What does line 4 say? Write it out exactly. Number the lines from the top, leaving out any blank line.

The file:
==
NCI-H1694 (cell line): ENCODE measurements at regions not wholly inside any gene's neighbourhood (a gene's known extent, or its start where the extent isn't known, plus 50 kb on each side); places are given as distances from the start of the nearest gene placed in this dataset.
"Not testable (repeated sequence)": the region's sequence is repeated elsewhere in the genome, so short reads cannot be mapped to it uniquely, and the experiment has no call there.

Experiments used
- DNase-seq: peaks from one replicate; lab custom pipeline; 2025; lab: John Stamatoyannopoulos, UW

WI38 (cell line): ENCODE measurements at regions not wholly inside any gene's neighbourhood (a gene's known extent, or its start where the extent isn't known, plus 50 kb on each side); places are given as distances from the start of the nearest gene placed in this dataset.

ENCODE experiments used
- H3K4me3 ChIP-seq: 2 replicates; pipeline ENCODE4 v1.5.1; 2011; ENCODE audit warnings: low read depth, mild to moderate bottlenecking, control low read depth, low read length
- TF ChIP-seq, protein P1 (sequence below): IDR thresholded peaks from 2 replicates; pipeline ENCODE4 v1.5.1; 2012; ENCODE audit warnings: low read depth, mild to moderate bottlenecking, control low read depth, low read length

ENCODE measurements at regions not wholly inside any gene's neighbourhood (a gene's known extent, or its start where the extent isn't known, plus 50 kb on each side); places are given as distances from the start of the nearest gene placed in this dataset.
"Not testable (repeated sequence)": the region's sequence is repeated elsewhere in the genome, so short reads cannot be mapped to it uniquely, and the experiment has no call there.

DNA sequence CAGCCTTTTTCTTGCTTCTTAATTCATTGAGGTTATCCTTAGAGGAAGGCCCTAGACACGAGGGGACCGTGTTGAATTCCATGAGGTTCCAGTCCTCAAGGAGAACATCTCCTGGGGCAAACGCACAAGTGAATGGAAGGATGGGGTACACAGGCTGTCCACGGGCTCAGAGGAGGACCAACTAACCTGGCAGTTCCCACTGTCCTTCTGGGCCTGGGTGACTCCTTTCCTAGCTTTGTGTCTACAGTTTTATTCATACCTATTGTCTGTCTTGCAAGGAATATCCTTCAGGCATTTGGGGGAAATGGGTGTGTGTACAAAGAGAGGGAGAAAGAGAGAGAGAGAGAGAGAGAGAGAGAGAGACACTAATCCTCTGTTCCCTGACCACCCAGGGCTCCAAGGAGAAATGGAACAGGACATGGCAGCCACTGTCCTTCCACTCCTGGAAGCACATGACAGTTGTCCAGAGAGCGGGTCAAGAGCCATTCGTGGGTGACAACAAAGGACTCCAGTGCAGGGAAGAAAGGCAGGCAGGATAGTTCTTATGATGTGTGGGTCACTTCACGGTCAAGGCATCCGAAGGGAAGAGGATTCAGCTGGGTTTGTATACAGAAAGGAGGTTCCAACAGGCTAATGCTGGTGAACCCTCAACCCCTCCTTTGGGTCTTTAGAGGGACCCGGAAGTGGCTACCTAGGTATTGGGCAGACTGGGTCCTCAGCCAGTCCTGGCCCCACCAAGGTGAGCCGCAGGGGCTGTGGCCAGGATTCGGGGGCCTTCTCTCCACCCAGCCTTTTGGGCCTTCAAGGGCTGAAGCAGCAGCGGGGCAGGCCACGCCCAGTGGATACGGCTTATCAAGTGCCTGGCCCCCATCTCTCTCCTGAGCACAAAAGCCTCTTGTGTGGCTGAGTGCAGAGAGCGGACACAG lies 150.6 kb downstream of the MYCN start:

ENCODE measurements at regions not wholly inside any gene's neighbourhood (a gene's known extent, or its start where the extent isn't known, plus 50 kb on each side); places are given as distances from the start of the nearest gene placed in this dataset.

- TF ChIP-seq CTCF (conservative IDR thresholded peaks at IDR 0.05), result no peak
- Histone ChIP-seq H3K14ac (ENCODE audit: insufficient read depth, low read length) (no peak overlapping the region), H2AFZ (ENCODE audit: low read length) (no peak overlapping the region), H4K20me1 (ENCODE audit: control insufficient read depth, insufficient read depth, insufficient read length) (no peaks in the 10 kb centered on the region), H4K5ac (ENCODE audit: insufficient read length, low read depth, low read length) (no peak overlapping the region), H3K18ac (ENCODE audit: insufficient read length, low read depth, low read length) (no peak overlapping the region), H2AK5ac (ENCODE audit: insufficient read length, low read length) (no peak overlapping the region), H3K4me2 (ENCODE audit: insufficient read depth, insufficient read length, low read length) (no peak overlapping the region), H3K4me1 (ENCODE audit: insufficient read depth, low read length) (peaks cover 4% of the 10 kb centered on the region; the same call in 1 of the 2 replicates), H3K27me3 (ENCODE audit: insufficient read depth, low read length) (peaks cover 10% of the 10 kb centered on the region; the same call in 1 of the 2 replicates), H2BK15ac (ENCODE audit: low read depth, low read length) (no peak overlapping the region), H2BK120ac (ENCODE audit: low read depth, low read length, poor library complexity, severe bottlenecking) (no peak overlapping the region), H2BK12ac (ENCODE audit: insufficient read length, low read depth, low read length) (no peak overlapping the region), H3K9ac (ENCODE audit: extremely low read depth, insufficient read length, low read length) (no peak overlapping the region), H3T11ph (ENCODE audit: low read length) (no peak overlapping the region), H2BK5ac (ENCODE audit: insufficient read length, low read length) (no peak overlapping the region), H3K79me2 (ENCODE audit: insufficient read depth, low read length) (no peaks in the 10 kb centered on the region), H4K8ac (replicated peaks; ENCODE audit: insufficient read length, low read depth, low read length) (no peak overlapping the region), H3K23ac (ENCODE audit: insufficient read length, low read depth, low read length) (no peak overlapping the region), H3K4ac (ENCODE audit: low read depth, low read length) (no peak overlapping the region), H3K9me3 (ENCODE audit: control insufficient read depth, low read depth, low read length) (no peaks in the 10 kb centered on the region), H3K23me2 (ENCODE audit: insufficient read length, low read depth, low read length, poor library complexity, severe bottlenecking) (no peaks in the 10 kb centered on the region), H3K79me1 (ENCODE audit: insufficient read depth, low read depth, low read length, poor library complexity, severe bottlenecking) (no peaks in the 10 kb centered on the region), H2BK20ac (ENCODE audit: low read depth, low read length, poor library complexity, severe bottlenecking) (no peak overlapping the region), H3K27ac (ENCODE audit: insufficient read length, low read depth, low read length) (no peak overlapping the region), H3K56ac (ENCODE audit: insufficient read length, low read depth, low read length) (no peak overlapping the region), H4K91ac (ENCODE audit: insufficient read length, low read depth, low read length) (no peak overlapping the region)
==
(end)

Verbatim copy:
- DNase-seq: peaks from one replicate; lab custom pipeline; 2025; lab: John Stamatoyannopoulos, UW